Five boys missioned from the Covered Market all the way up Headington Hill with an enormous Christmas tree. The trek took them 45 minutes – a tradition they’ve held dear since their first fresher Christmas. The legen-tree boys dubbed the mission Operation T.I.T (Tree in Transit), and even forked out £99 for it. Third year English Literature and Drama student, Tobias Deakin, said: “After our first experience of a student Christmas, we were pining for more. As yew’d all know if you read this ar

What's in my wardrobe: Lolita edition

Adélaide Rose is a self-professed Lolita. She’s always been into anime, but her love of the Japanese style only blossomed a few years ago. A wearer of fanciful frocks full of frills, lace and elegant patterns, Adélaide is a first year Japanese student at Brookes, and she’s given The Tab a peek into her elegant and feminine wardrobe. How did you get into Lolita? “It was a few years ago now I went to Hyper Japan, which is a Japanese culture event. It was for my brother’s birthday, and at the ti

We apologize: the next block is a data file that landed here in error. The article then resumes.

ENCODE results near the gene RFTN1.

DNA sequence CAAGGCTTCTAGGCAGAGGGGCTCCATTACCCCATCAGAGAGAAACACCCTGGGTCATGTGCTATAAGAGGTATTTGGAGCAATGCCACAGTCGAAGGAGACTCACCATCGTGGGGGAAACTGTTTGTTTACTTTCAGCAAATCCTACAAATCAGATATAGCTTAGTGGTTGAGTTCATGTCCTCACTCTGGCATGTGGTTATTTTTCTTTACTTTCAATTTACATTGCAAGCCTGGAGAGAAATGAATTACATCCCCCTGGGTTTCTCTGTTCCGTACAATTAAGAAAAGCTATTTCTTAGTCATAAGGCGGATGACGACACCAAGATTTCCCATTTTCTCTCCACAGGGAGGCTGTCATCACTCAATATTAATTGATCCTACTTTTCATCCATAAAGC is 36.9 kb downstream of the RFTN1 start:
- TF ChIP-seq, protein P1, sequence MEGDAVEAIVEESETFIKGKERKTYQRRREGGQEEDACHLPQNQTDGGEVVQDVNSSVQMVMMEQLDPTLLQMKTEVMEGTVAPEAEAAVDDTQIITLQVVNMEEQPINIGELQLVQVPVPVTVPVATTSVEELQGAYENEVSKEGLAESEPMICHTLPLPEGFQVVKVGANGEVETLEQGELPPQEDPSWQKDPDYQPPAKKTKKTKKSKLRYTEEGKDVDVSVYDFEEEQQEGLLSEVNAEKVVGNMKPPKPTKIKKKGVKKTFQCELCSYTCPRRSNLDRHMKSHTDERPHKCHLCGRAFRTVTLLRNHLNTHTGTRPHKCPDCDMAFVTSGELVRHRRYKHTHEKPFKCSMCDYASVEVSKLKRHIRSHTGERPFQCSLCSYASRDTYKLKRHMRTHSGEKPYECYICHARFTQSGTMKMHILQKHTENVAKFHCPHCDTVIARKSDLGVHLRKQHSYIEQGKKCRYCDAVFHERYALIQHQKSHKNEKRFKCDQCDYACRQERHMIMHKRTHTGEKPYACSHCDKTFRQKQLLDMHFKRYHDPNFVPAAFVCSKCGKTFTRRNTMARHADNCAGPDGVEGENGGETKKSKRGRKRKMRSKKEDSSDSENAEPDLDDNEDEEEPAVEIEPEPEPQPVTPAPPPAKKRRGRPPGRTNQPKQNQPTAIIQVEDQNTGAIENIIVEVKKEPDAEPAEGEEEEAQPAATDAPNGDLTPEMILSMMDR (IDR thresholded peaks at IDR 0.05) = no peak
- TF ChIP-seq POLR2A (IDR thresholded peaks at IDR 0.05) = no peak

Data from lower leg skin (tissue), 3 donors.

Oxford's Mad Hatter cocktail bar is one of the cities best kept secrets

Looking for somewhere a little different to spend your evening? Look no further than Oxford’s quirky yet mysterious bar: The Mad Hatter. A short walk down Iffley road will take you there. And as we soon found out, you’ll be greeted by a trippy looking door-within-a-door, surrounded by walls lined with fuzzy astro-turf. It didn’t entirely look like it was open at first, and we hadn’t exactly checked its opening hours, so we proceeded with caution through the first open door. We were faced with